Dr. Randy Stewart, in his blog, wrote that this sudden and uncontrolled outburst or overreaction is actually one where the rational or the thinking mind stopped working. He cites three signs of a hijack – the realization that the reaction was out of proportion to the cause, a realization afterwards that the reaction was inappropriate, and then followed by regret and often, embarrassment.
Some hijacks can have profound and lasting impacts. During the 2006 World Cup Soccer finals, popular soccer player Zinedine Zidane lost his self-control and head-butted Marco Materazzi in front of more than 28 million viewers around the world. Zidane was kicked out of the game. France lost the game. Despite his apology later, that moment’s hijack caused Zidane’s career to end in disgrace and infamy.
Likewise, when Mike Tyson lost his control and bit Evander Holyfield’s ear in a 1993 boxing match, he lost his boxing license as well. That moment’s hijack cost him three million dollars.
But as Stewart explains, the amygdala can be over reactive and overprotective, which makes it inaccurate. The dangers or threats can be equated with some thoughts in our brain that are equated with some incidents or relationships in our lives and our work. It thus makes a person react explosively or violently when it takes over the brain before it can decide on a more rational plan of action.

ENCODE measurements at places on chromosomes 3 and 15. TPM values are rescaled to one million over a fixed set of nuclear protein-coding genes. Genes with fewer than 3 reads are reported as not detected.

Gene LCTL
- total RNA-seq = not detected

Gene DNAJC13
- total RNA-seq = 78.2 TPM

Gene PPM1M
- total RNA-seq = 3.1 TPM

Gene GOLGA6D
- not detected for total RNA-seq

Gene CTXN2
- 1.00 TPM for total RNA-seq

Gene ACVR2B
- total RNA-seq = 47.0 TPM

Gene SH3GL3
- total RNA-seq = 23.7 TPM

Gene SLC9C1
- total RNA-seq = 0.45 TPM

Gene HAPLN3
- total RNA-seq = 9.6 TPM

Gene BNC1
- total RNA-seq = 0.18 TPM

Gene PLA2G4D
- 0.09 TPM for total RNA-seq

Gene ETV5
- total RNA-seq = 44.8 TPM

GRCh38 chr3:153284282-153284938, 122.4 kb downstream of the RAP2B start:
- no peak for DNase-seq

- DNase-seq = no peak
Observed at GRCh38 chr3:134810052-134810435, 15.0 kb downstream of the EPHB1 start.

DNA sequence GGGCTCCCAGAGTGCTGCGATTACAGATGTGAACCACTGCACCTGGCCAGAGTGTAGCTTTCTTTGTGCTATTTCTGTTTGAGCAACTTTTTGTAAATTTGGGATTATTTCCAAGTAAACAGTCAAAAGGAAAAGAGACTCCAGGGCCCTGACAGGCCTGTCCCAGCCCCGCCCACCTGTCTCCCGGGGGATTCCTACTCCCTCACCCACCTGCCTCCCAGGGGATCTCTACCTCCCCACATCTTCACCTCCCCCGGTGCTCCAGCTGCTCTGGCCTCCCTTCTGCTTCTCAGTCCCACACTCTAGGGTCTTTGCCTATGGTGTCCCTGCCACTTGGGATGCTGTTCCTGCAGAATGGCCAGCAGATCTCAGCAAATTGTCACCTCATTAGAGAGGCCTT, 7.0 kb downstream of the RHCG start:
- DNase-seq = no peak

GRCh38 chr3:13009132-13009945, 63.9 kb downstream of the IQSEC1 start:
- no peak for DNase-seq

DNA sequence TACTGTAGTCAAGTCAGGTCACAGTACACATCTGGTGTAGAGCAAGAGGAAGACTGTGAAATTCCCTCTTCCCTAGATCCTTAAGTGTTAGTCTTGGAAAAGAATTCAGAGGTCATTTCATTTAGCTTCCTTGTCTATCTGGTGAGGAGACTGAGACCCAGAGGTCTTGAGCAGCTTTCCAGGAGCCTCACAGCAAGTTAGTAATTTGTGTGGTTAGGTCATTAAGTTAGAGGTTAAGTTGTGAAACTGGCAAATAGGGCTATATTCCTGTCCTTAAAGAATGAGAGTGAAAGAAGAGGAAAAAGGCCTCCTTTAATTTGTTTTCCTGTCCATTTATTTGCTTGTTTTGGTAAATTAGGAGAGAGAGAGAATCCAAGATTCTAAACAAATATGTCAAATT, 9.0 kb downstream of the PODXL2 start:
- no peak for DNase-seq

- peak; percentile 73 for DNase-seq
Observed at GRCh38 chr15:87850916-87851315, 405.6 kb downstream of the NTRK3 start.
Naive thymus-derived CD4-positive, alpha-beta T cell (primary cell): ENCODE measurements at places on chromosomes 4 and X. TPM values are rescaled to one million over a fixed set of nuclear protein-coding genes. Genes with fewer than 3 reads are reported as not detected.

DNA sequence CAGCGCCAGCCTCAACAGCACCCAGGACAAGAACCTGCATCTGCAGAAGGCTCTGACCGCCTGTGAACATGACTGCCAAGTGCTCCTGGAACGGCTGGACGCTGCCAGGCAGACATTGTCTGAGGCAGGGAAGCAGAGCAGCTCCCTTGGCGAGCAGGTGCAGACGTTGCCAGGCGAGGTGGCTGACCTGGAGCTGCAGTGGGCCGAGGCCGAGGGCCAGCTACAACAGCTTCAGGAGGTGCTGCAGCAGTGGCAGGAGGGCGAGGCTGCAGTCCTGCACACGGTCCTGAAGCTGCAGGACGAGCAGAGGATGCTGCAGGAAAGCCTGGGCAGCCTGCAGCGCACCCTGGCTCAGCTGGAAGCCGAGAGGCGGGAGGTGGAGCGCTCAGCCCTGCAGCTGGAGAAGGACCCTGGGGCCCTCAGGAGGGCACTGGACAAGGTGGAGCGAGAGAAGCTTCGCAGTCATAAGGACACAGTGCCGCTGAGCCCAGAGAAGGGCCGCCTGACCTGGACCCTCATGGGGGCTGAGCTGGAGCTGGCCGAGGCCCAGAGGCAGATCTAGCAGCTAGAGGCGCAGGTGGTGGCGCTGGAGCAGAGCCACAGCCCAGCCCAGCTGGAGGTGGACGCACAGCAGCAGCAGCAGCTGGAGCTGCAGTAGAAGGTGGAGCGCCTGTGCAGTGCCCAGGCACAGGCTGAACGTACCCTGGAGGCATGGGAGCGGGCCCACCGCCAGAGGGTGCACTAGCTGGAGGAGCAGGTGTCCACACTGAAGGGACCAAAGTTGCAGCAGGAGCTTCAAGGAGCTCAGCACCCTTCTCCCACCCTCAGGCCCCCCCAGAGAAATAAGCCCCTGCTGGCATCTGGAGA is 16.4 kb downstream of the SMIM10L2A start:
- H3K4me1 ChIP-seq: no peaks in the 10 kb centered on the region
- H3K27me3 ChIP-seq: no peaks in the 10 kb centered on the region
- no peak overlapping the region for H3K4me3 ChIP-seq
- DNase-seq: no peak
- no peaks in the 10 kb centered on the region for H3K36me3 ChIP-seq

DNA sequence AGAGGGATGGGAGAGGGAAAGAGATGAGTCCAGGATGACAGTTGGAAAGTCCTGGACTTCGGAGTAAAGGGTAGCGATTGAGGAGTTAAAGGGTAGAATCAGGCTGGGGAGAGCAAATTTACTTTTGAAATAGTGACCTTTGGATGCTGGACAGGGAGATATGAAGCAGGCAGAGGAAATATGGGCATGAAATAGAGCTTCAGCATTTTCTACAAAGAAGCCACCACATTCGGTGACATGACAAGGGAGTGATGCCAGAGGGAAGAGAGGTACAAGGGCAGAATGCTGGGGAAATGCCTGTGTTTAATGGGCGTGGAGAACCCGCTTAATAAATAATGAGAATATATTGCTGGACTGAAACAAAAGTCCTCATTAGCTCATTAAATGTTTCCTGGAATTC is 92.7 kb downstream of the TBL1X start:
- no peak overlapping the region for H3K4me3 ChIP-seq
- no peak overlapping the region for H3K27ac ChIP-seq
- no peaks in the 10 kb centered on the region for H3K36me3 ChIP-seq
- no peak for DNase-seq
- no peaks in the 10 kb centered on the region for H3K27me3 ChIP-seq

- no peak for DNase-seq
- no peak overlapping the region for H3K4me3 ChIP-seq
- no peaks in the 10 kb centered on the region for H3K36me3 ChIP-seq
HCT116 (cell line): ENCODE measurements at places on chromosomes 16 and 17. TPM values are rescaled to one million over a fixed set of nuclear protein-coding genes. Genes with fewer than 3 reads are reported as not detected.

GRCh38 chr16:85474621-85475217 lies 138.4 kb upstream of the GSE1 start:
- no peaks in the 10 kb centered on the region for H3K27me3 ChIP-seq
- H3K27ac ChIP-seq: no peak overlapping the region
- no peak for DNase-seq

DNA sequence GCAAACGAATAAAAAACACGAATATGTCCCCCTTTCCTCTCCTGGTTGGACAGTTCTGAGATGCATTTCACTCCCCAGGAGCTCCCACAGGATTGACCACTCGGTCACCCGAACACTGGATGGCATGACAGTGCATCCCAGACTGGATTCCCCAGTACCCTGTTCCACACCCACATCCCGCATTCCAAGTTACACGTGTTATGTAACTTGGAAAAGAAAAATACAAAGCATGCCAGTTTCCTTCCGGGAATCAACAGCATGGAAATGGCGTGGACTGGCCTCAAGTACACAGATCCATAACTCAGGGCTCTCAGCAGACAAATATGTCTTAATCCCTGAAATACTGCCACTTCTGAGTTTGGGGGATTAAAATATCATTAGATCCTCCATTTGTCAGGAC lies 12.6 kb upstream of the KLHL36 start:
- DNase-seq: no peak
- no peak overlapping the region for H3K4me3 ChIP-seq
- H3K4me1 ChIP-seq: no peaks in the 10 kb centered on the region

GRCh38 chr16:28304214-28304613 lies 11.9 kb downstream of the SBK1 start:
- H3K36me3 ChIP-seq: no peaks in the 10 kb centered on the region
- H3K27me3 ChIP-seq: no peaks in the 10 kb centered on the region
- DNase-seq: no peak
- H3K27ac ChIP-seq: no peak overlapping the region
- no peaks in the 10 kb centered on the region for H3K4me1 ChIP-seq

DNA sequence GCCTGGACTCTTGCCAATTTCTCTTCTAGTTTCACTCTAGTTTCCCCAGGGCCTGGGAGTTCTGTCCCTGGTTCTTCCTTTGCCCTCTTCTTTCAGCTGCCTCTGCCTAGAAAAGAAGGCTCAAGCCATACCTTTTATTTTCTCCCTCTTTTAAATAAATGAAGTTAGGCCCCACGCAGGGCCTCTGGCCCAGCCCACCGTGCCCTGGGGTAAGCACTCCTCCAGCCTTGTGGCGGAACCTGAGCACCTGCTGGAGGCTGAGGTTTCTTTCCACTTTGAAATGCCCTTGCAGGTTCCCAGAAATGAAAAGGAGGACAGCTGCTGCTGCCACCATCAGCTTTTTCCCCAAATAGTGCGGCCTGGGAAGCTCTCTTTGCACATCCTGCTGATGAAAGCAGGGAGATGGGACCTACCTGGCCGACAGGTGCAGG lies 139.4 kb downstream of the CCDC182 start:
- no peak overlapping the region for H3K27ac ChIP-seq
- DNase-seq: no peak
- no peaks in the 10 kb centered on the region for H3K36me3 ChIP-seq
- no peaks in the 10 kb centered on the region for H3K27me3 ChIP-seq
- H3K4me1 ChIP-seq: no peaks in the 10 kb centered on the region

Which is why there is wisdom in trying to be aware of our emotions before they take the better part of us. It takes maturity and discipline to let the thinking brain take control always of the emotional brain. It is the same wisdom that is behind the cliché – if you have nothing good to say, just shut up. Or during a heated confrontation, it is always wise to avoid saying or doing anything first, before the situation gets out of hand. That ability to rein in the emotional part of the brain, to allow the thinking brain to take control or to avoid being hijacked is what constitutes emotional intelligence.
That intelligence is lost when one throws a glass of juice all because it had no sugar (a reminder to the brain that some degree of deprivation occurred in the past?) That intelligence is not existent when one bangs a television set in a fit of anger because the wife called you a wimp (because it reminded you of a childhood bully who always called you the wimpy one). That intelligence is lost when you suddenly hit your house help because the polo-shirt had a crease (because your father whacked you in your childhood because you wrecked his perfectly ironed-white shirt?)
All these however cannot be used as an excuse for a behavior gone wild, turned violent, even criminally liable. But while such cannot be excused, they can be explained -whenever they are in the realm of the unplanned, and the unpremeditated. More importantly, the recognition of such phenomenon can enable us to extricate ourselves from potential situations that will drive us to pits of despair, frustration and embarrassment, if not imprisonment.
January 2019 Health and Lifestyle